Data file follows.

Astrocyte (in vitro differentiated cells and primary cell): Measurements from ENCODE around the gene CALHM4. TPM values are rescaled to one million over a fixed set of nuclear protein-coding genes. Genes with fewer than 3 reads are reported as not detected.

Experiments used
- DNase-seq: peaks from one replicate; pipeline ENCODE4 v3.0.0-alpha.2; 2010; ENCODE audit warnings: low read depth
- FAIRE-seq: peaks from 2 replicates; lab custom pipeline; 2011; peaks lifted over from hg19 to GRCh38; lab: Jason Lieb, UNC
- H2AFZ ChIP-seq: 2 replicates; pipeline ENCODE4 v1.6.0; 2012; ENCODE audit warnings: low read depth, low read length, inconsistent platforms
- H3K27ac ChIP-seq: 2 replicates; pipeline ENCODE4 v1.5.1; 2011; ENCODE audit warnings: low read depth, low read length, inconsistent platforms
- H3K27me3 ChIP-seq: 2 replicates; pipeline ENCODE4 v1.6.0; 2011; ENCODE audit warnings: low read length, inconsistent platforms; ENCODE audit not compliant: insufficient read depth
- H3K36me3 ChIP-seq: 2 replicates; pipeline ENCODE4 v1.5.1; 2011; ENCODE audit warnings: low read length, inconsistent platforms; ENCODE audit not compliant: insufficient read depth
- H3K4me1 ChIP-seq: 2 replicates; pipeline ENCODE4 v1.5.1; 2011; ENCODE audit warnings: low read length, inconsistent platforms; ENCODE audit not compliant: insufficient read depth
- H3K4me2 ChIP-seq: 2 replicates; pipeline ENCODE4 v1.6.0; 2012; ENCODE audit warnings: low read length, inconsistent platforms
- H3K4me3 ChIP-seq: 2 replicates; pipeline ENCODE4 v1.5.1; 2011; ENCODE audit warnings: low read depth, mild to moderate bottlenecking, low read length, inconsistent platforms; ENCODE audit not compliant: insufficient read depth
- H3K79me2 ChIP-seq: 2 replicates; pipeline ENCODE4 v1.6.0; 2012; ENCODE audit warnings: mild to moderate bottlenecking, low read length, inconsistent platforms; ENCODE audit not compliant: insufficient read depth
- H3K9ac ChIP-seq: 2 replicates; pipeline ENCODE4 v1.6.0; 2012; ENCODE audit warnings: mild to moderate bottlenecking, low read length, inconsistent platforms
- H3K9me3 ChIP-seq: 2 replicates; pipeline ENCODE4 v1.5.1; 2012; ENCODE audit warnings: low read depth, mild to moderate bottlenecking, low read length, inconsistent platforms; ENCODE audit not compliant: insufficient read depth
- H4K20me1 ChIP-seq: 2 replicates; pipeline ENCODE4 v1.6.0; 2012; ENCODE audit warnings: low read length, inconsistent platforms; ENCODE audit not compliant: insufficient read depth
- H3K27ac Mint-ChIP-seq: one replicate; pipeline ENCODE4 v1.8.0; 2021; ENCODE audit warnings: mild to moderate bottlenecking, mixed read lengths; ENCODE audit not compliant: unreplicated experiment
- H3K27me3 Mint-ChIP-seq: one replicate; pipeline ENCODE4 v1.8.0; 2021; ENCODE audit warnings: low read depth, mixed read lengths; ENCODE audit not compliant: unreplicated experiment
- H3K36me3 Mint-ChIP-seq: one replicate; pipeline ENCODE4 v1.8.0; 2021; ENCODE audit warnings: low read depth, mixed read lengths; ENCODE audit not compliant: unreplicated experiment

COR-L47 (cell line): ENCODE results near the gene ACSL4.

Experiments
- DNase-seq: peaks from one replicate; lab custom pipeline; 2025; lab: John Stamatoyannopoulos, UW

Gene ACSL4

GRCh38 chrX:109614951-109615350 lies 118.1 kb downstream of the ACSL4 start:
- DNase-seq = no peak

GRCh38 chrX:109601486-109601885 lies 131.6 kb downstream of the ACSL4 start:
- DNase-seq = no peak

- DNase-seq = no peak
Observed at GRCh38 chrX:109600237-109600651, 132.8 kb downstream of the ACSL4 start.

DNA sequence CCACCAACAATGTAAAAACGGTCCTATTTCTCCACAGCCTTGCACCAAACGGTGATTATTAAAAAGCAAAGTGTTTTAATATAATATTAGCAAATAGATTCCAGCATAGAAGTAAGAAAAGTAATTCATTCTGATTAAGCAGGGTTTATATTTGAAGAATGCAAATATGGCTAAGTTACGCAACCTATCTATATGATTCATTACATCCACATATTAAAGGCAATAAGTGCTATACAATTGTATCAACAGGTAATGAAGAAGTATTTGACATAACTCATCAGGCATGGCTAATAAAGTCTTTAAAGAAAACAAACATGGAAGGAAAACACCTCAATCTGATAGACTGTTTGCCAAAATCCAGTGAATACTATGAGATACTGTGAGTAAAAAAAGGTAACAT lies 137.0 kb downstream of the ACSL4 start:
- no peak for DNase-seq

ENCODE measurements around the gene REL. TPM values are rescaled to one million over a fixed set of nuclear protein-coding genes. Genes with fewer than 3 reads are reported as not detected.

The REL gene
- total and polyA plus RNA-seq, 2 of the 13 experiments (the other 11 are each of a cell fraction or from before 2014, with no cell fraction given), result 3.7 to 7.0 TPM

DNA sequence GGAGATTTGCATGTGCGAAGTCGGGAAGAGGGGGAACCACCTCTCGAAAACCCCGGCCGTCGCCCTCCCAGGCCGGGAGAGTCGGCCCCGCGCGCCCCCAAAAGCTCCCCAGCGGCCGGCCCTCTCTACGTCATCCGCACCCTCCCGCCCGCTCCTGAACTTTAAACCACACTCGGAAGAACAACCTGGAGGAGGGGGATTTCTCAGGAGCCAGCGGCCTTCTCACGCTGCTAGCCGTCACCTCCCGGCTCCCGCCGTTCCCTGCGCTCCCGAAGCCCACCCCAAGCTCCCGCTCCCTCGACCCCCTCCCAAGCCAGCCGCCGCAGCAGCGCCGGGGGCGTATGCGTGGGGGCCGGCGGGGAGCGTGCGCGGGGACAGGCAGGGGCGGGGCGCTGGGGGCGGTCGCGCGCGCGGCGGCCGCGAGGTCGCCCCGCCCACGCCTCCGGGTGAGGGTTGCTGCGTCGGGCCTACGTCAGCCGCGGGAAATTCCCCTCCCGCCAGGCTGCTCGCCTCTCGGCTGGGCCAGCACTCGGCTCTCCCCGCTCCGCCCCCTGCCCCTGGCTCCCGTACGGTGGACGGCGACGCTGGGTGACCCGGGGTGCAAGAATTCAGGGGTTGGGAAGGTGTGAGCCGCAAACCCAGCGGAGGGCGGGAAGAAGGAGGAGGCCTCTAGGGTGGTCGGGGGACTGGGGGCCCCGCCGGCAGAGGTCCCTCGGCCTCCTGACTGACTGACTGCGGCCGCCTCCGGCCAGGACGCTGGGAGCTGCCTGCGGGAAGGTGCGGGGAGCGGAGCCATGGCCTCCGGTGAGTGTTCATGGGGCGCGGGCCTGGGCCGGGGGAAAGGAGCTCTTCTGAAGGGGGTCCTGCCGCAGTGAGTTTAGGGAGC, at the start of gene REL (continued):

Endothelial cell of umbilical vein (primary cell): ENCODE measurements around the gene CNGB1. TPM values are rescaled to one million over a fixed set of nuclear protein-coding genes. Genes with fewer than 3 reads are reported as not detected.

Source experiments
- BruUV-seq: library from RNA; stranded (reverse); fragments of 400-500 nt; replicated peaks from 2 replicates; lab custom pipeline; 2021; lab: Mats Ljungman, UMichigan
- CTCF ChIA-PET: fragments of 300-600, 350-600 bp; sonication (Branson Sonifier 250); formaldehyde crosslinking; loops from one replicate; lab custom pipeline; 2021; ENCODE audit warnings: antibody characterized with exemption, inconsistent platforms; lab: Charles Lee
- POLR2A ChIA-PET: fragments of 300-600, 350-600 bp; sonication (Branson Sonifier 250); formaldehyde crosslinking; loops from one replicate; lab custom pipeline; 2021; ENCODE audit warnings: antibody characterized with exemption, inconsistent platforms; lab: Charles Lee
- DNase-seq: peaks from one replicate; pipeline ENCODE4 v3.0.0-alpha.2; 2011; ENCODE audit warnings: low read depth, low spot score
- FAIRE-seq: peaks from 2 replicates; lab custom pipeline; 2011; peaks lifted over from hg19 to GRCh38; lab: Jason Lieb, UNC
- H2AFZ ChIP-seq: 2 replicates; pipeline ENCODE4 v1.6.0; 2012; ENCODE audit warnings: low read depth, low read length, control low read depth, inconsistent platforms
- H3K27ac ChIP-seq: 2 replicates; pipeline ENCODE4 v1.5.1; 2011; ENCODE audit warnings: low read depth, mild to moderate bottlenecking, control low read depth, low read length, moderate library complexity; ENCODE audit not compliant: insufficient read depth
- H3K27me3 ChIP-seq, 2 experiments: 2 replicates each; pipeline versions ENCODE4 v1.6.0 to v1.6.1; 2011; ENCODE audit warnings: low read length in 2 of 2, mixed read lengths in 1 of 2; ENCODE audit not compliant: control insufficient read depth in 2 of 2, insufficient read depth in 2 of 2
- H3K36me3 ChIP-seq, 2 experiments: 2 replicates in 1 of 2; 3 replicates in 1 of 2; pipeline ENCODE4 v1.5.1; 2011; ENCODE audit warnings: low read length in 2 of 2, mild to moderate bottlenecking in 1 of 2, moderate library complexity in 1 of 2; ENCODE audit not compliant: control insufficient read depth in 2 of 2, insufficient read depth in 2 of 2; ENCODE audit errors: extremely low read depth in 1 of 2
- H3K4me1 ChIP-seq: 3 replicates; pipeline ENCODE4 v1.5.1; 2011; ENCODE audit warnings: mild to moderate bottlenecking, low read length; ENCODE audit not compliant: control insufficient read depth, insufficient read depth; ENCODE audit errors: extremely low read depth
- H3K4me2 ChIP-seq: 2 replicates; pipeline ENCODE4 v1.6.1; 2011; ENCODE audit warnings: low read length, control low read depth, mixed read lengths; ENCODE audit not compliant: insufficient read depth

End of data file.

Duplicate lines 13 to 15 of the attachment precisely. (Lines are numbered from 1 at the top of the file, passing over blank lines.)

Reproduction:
- H3K9ac ChIP-seq: 2 replicates; pipeline ENCODE4 v1.6.0; 2012; ENCODE audit warnings: mild to moderate bottlenecking, low read length, inconsistent platforms
- H3K9me3 ChIP-seq: 2 replicates; pipeline ENCODE4 v1.5.1; 2012; ENCODE audit warnings: low read depth, mild to moderate bottlenecking, low read length, inconsistent platforms; ENCODE audit not compliant: insufficient read depth
- H4K20me1 ChIP-seq: 2 replicates; pipeline ENCODE4 v1.6.0; 2012; ENCODE audit warnings: low read length, inconsistent platforms; ENCODE audit not compliant: insufficient read depth